An Education

ImageAfter the first week of Poppy’s treatment there were two factors which would allow us to leave hospital. Firstly she needed to be well enough to go home. And secondly we needed a teaching session with a nurse, to prepare us for what looking after Poppy would now entail. Our roles of parents were now changing and it was up to us to be her main carers, in a very different sense to what it had been before.

It has been a long time since either of us had had to learn anything new but we were keen to pay attention in this instance. Determined to get it right and leave hospital armed with information and potentially lifesaving facts.

When she was initially diagnosed I’d wrongly assumed she’d be in hospital for significant periods of time. I pictured her treatment as a dramatic scene where she lay forlornly in bed whilst everyone sat around feeling sad. There’s a bit of a theme developing here, I was incorrect yet again… After her initial and intense stay as an inpatient the remainder of her medicine will be given at home or in Daycare. And rather surprisingly providing she doesn’t develop an infection there’s no reason for her to be admitted again.  

Unfortunately infections are a huge part of life for anyone undergoing treatment for Cancer. They pose a significant risk to patients and in some cases can mean the worst.

This is due to the chemotherapy she will be receiving. So whilst chemo destroys bad cells, it can’t distinguish which cells are healthy and which are bad, and as a result cells which fight infection are destroyed.

 As Poppy now has low immunity one of our main responsibilities is to check her temperature regularly. And by regularly we find ourselves doing it constantly. Temperature is the first sign of an infection and if hers goes to 38 degrees or over we’re under strict instructions to ring Oncology immediately.

A lot of the information we were given comes down to basic common sense, such as being hygienic and cooking food well. Chicken Pox and Measles are incredibly dangerous for Poppy so we’re to avoid any prolonged contact with possible carriers.

But with the risk of an infection looming over us at all times, finding the balance between being sensible and living in a bubble for the next few years is going to be hard.

As such we have decided to apply some basic ground rules to our house which means shoes off and hand sanitizer when you come in, and a strict ban on visitors with germs of any kind.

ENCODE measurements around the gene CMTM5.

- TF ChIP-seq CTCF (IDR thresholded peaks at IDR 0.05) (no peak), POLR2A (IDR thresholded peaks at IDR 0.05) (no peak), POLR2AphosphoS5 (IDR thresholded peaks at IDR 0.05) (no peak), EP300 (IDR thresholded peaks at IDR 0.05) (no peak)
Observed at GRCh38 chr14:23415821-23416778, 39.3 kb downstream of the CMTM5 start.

We can control what comes into our house to a certain extent, but when we’re out and about it’s another matter. The hospital were keen to impress on us that life should carry on as normal, but it’s sensible to avoid places when they’re really busy.

We were given a whole host of precautions to take a symptoms to look out for, which all sound very scary but were assured that help and advice is only ever a phone call away should we have any concerns or questions.

So we left hospital a bit wiser and on the road to becoming experts in something I’d never wished to be adept in knowing. It’s all for the greater good of helping Poppy but none the less it feels like another indication that we’re facing something so scary and it all started to feel heartbreakingly real.





4 thoughts on “An Education

  1. It quickly becomes second nature. We have the same rule – shoes off and hand sanitizer as you come in the house. Alex knows not to eat anything that’s been on the floor (!). We were told he can’t have soft ice cream (from a machine) as they can be germ laden.

    You’re doing really well xx

  2. I don’t think they say it in England but it’s a good point TBH – and it’s the one thing Alex really misses!

  3. No-one ever wants to be part of a “new normal”. When life changes so significantly and dramatically we can either sink or swim. You are swimmers & I’m very proud to call you my best pal. You and Kev are an amazing team & superb parents. X

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